ST. GEORGE – Just as Iron County ranchers and others gathered in Parowan to remember Arizona rancher Robert “LaVoy” Finicum, who was killed Wednesday in Oregon, individuals came together in St. George to do the same.
“We’re just here in commemoration of LaVoy Finicum,” demonstration participant Walter Parker said.
Finicum, 55, of Cane Beds, Arizona, was killed Tuesday during an altercation involving the FBI and Oregon State Police who were conducting what authorities described as a traffic stop that ended in gunfire.
Parker said the gathering, which took place at the 5th District Courthouse in St. George, was not a protest but rather a recognition of what Finicum was trying to do.
“He was trying to tell the rest of the country about our laws of public lands,” Parker said.
Robert Douberly, a neighbor of the Finicum family, said the Arizona rancher had visited Oregon last year and “realized the injustice that was happening with the Hammonds and he stayed there,” he said. “I don’t believe that he expected it to turn into what it did.”
“He just realized that the people there needed to know the laws of the Constitution,” Douberly said,” “and that was LaVoy Finicum.”
Around 20 to 25 people gathered at the courthouse for the event that took place at 5 p.m. Wednesday.
The original event was planned by Iron County resident Phillip Gardner who announced his intention on an early-afternoon radio talk show. The event was subsequently extended to Washington County for anyone who wanted to pay tribute to Finicum’s memory.
“It certainly is a tragic situation that we had a loss of life up there,” Washington County Commissioner Alan Gardner said. Gardner did not attend the demonstration. He supports the push to gain state-control over the public lands from the federal government as Finicum did, though expressed misgivings about the occupation at the Malheur Notational Wildlife Refuge.
“I totally understand the frustration they have with the (Bureau of Land Management), on the overreach,” Gardner said. “… The frustration just builds and builds and ultimately it led to this.”
Finicum was in Oregon with brothers Ammon and Ryan Bundy and several others who had occupied a vacant building at the refuge. They took over the building Jan. 2 following a protest against the pending imprisonment of Dwight Hammond, 73, and his son, Steven Hammond, 46, both of Diamond, Oregon.
The two were convicted of committing arson on federal lands three years ago and served time – the father three months, the son one year. But a judge later ruled their terms were too short under federal law and ordered them back to prison for about four years each.
Gardner called the situation an example of federal overreach that could be avoided if the public lands were given to the states.
Local control, Gardner said, would work much better in the case of the Hammonds versus the overkill that can tend to come with overreaching federal policies.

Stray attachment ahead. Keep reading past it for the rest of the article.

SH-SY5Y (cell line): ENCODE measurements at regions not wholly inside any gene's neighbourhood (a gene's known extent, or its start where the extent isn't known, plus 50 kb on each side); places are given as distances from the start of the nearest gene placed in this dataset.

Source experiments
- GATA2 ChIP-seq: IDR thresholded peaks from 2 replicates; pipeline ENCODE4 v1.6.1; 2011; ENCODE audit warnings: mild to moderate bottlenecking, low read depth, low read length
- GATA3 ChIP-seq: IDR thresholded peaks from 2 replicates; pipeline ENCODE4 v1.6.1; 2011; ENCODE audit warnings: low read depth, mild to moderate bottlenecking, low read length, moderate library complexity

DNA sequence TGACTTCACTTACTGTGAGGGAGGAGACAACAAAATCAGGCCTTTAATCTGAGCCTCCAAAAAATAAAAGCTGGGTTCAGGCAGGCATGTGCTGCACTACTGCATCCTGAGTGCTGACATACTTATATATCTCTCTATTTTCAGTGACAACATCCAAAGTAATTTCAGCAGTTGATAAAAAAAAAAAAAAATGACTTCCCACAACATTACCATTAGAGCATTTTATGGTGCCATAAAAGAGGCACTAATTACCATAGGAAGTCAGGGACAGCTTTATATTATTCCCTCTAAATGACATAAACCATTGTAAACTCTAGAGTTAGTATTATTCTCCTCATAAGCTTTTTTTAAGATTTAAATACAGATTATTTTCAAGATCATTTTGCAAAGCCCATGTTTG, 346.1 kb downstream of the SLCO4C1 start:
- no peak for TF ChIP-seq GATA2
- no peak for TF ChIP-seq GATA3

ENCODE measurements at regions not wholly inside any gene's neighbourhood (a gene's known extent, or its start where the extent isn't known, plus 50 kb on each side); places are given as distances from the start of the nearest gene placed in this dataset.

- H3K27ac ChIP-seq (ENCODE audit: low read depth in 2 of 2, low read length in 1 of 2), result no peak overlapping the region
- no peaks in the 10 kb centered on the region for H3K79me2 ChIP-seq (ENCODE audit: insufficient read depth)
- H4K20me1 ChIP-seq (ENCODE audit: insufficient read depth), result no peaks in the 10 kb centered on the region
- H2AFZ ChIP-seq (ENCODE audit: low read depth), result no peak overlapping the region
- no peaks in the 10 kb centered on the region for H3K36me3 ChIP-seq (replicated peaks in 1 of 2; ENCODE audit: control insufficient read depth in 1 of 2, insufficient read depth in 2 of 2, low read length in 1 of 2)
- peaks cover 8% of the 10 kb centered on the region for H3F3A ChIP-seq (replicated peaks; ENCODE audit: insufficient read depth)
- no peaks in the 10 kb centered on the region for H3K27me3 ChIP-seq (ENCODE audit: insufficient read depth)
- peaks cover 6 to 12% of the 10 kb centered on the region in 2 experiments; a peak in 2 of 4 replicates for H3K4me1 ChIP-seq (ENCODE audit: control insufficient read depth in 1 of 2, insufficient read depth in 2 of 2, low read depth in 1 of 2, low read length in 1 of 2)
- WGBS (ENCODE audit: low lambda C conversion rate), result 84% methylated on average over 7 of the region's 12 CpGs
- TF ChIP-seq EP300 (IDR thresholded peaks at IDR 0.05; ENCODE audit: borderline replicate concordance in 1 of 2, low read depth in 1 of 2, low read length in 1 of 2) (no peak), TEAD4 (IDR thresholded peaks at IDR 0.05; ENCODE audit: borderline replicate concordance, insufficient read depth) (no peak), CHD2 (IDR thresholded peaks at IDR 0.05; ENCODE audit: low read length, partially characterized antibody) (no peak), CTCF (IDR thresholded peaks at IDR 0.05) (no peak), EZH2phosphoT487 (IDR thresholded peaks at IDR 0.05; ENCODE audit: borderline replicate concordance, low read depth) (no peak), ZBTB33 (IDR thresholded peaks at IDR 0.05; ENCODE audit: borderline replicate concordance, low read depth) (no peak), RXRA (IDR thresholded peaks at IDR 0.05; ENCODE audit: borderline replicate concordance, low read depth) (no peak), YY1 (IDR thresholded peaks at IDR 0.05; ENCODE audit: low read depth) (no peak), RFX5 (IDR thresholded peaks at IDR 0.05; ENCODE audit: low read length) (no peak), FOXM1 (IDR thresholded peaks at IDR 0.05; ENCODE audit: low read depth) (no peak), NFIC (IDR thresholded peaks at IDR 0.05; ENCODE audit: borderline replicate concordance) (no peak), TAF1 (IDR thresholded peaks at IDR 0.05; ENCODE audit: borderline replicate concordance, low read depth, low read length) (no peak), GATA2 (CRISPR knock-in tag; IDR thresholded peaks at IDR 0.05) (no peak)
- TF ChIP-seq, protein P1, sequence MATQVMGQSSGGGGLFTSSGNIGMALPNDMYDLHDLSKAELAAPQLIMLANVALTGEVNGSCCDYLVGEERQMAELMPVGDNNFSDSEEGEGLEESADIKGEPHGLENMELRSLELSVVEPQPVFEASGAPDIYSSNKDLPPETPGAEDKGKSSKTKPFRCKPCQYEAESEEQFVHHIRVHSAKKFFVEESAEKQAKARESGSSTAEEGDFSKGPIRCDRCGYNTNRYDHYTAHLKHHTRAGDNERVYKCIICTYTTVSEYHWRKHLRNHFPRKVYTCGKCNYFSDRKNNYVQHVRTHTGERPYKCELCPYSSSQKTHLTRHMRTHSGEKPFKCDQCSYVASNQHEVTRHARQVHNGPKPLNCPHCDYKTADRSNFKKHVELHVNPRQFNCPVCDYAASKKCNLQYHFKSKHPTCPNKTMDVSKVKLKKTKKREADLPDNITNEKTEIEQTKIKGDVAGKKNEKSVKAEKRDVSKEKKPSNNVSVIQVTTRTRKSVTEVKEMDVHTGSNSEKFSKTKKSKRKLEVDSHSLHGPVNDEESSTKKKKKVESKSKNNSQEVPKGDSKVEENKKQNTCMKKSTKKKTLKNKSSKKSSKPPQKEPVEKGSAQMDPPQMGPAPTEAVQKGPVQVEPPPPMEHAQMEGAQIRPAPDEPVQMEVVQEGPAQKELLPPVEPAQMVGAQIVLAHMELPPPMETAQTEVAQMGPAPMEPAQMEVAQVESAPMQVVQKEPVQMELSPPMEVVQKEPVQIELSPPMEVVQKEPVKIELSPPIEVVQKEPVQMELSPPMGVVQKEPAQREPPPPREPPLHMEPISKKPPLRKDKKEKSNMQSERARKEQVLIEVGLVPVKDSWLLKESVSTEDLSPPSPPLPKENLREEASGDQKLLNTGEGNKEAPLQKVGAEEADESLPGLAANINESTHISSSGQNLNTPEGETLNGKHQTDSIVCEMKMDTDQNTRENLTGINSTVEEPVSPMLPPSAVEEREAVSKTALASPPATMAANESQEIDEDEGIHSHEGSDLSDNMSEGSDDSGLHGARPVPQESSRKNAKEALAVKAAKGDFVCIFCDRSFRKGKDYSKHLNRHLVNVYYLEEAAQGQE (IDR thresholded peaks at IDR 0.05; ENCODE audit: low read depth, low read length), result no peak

Finicum went on to become one of the faces associated with the group occupying the wildlife refuge as he addressed reporters in press conferences early on.
On Tuesday, Finicum, the Bundy brothers and others were on U.S. 395 heading to a meeting with ranchers in John Day, Oregon. While en route, the group was stopped by the FBI and Oregon State Police who had warrants out for the arrest of certain individuals, Finicum being among them. During the encounter, Finicum was shot and killed and the Bundys and others were arrested.
Authorities have yet to release any official details surrounding the incident, though conflicting witness accounts have surfaced over social media.
As reported by The Oregonian, Ammon Bundy’s attorney, Mike Arnold, shared a statement from his client Wednesday, part of which reflected on Finicum’s death.
First I want to address my beloved friend LaVoy Finicum. LaVoy’s one of the greatest men and greatest patriots I’ve ever seen. His love for this country ran deep through the blood he gave yesterday and I mourn for him and I mourn for his family. I’m praying fervently for you in every prayer.
The Finicum family also released a statement Wednesday concerning LaVoy Finicum’s death.
We thank all those reaching out to us in love during this difficult time. Your faithful prayers are felt. Please keep praying and keep using your voice to get the truth out. This fight against tyranny is not over. Press forward.
Forgiveness is what we can extend and understanding is what we want.
Christ was and is LaVoy’s exemplar. Though there are evil and conspiring men at work, Christ still forgave the executioners for they knew not what they did.
“It’s basically a bad thing we hope has a good ending,” Parker said at the remembrance event for Finicum, “but I’m afraid if it’s left to the federal government, there’s gonna be more bloodshed.”
St. George News Reporter Julie Applegate contributed to this story.
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